No wireless. Probably my biggest gripe with virtualizing Linux on Windows 8 so far. Other than using a wired connection, there doesn’t seem to be a way to connect the Linux VMs to the internet and to the other VMs. I’ve tried using the legacy network adapter and I’ve even tried to setup up a DHCP server on my Windows Server 2012. Nothing so far has worked, and I’m stuck using a wired connection.
No dynamic memory. Not a problem but more of a feature request. Windows installations have an option for dynamic memory usage, which will appropriate more memory if the VM needs it. Currently the Linux dynamic memory doesn’t work and the VM can get extremely sluggish if they run of out memory. This is why I overestimate how much RAM each will need.
While Microsoft does officially have a Linux integration kit, it only supports certain distributions such as CentOS and RedHat, and even when installed on supported OSs, I still have mixed feelings. While clock drift is fixed, “mouse” drift has taken its place. Whenever I am using my CentOS installation, I have two mice: one which is Hyper-v’s and the other CentOS’s. Only CentOS’s can interact with CentOS, but Hyper-v’s controls CentOS’s cursor and the problem is that these cursors don’t move with the same speed and inertia, requiring a careful balance to interact with the interface.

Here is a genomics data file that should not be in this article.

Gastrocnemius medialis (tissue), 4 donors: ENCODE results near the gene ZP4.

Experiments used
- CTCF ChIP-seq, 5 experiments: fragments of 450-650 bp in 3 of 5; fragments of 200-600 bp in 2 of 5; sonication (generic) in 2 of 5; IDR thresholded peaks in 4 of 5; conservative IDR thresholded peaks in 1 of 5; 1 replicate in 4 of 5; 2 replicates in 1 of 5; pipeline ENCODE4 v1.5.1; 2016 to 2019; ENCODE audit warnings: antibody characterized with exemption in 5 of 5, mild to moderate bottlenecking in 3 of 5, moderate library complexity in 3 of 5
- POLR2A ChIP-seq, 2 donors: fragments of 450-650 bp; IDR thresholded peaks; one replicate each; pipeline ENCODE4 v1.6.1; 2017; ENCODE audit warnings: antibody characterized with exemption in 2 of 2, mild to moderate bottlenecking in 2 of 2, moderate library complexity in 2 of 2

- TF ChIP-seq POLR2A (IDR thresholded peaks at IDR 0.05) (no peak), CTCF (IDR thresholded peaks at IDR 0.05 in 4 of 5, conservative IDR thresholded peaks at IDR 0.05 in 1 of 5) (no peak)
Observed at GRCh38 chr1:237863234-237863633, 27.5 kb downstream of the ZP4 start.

I realize that what I am doing may be bleeding edge, and for the most part, it works. However, I hope that in the near future Microsoft will fix the few issues mentioned here and make a great product even better.
I have found a way to fix the wireless issue! Simply assign a static IP address to the Linux VM! Sure it may be annoying not having DHCP automatically give one, but having wireless is infinitely better than not having wireless.
Just resolved my issue where I would lose access to my Windows shares. The trick was to first double check that the IP address of my host machine didn’t change. If it did, update correspondingly. Then execute the following bash commands.
I had to execute
umount with the lazy option because I kept getting error with a message “device is busy”.